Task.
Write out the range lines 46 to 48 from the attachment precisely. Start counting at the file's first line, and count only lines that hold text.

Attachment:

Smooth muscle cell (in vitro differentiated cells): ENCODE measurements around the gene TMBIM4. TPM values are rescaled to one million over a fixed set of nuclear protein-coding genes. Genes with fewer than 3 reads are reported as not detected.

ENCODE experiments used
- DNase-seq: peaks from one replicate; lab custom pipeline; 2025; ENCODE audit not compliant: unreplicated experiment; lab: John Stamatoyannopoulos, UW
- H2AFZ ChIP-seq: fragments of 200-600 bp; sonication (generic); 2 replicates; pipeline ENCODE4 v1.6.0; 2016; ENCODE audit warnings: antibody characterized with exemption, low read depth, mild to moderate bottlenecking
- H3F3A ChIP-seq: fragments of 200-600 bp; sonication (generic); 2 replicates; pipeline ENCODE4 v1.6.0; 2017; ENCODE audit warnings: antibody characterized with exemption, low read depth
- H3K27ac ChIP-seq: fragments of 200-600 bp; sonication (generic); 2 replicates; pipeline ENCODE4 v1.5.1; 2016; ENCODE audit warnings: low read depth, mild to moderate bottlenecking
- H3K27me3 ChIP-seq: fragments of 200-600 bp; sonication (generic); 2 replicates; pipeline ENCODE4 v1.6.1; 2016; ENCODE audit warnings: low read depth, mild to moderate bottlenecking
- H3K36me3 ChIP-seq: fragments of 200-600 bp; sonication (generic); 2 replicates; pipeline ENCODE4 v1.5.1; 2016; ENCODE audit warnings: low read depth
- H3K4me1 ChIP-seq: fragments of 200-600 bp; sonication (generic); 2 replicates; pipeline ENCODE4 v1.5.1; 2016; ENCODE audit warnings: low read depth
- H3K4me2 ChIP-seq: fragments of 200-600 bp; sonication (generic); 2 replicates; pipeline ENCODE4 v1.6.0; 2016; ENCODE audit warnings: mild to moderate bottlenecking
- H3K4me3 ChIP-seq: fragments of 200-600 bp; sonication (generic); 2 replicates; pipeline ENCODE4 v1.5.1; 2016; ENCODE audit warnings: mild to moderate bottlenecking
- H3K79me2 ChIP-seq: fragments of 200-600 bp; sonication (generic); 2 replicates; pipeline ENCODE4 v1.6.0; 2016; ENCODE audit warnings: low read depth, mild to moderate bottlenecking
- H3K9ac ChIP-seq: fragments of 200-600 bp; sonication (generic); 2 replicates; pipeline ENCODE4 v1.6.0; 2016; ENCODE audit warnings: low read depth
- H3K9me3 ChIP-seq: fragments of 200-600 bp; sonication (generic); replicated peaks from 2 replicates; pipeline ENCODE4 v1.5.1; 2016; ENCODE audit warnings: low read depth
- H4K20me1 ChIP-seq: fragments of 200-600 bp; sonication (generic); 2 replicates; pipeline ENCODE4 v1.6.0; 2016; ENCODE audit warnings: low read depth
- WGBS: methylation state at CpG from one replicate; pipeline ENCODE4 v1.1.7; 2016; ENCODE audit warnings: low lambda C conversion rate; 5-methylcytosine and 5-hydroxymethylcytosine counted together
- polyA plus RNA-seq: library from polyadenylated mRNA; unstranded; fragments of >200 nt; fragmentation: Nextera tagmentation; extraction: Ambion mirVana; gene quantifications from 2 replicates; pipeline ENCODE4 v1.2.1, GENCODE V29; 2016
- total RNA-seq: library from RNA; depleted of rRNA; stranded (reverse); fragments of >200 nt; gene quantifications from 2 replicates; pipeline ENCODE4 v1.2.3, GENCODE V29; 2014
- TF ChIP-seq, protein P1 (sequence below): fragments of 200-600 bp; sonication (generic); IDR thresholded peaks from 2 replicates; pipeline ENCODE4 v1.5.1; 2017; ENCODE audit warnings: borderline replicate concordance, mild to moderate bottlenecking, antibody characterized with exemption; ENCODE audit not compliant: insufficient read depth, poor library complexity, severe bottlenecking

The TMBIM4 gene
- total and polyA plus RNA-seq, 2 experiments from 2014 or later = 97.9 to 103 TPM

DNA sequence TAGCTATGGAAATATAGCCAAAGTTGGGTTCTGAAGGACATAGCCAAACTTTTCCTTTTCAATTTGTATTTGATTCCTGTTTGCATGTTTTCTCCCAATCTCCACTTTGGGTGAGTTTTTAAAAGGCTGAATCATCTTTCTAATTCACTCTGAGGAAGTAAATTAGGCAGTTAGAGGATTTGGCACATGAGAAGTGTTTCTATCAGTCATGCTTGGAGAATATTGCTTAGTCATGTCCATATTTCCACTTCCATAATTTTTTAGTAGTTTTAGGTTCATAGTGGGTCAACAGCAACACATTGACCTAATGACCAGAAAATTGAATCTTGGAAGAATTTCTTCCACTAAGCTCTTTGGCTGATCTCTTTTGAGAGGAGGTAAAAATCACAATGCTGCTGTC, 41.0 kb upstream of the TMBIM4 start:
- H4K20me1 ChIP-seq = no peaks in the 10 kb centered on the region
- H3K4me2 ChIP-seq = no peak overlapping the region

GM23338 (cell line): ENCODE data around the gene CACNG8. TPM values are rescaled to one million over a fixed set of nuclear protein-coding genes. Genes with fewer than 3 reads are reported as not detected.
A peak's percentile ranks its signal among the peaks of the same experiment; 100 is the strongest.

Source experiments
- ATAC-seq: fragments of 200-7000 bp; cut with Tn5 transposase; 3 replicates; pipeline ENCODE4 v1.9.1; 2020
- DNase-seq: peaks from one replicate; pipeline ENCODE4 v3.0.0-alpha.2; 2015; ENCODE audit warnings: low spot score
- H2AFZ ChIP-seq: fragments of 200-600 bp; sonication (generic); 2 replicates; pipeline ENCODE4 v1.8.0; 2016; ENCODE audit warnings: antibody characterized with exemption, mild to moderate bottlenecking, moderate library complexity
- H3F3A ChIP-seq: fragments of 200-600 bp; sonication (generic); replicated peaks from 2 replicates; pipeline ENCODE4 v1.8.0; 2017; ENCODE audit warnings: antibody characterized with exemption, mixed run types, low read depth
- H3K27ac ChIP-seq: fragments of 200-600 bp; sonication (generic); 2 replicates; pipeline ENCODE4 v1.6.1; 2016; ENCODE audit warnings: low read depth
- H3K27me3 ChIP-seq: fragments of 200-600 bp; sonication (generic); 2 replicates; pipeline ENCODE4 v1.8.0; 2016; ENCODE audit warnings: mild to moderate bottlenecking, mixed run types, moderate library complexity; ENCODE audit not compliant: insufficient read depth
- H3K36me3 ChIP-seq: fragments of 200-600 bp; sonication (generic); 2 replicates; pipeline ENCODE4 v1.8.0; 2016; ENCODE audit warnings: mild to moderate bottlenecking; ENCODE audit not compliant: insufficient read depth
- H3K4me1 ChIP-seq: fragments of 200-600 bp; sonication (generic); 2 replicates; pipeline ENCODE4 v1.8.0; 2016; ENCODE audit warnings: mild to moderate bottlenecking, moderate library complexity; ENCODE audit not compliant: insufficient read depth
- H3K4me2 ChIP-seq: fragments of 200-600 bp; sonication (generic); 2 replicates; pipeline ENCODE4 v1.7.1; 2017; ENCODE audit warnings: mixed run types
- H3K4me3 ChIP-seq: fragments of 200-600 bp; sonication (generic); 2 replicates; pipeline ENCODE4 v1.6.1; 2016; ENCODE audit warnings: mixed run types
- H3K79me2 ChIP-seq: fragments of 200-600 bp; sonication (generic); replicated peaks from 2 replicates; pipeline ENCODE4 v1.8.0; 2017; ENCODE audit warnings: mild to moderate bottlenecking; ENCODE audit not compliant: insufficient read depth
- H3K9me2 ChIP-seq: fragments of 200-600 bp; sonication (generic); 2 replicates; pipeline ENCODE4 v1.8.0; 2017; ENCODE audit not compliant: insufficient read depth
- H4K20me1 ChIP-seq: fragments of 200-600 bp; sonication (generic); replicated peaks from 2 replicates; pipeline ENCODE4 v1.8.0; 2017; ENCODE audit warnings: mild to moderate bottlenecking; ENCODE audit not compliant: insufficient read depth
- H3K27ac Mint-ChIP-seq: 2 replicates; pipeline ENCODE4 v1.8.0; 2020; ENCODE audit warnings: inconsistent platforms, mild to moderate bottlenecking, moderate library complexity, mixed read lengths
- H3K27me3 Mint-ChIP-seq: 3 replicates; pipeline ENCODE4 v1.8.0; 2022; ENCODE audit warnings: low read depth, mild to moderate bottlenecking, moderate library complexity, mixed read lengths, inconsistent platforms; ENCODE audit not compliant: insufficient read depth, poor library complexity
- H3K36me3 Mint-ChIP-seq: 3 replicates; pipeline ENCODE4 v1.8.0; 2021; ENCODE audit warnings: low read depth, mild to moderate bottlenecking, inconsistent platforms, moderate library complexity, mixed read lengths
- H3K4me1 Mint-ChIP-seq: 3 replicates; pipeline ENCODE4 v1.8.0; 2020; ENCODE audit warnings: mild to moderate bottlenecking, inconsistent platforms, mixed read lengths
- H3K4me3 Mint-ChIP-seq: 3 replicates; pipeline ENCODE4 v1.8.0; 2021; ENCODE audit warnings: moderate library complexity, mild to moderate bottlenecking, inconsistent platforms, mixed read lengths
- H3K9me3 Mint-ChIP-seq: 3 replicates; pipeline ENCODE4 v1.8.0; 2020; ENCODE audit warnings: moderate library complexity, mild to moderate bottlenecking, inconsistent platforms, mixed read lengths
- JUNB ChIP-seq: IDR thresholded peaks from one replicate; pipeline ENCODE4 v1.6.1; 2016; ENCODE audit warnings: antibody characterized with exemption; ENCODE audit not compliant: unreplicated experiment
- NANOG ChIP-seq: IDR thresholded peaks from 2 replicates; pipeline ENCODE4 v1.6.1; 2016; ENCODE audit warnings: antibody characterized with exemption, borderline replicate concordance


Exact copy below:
- H3K9me3 Mint-ChIP-seq: 3 replicates; pipeline ENCODE4 v1.8.0; 2020; ENCODE audit warnings: moderate library complexity, mild to moderate bottlenecking, inconsistent platforms, mixed read lengths
- JUNB ChIP-seq: IDR thresholded peaks from one replicate; pipeline ENCODE4 v1.6.1; 2016; ENCODE audit warnings: antibody characterized with exemption; ENCODE audit not compliant: unreplicated experiment
- NANOG ChIP-seq: IDR thresholded peaks from 2 replicates; pipeline ENCODE4 v1.6.1; 2016; ENCODE audit warnings: antibody characterized with exemption, borderline replicate concordance